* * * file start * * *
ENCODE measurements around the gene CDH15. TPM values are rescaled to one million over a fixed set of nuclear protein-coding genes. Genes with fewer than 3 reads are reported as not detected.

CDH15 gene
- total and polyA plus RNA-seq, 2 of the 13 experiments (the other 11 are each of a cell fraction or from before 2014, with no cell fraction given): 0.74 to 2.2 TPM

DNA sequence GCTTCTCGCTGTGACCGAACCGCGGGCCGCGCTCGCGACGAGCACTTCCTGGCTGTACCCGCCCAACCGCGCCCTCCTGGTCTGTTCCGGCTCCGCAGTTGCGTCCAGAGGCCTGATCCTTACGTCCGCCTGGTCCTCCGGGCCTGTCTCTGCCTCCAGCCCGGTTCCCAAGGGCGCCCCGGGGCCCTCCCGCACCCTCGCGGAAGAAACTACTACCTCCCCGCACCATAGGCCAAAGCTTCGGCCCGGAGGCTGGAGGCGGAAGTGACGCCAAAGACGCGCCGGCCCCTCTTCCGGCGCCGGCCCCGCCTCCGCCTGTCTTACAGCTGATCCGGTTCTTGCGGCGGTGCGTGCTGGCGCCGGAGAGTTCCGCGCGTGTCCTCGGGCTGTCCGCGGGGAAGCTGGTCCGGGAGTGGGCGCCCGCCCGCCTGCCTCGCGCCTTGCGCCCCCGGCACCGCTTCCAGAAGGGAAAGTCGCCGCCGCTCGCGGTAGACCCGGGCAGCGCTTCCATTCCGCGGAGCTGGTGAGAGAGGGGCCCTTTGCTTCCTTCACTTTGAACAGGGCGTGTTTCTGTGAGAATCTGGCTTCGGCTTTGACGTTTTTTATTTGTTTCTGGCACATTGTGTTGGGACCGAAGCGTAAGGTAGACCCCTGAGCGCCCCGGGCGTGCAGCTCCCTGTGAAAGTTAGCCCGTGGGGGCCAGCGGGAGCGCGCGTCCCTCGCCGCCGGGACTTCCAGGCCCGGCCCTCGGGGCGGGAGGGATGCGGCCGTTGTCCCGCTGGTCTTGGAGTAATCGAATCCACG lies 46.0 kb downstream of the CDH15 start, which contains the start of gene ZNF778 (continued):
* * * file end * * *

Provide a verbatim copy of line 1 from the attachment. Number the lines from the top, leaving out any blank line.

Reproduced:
ENCODE measurements around the gene CDH15. TPM values are rescaled to one million over a fixed set of nuclear protein-coding genes. Genes with fewer than 3 reads are reported as not detected.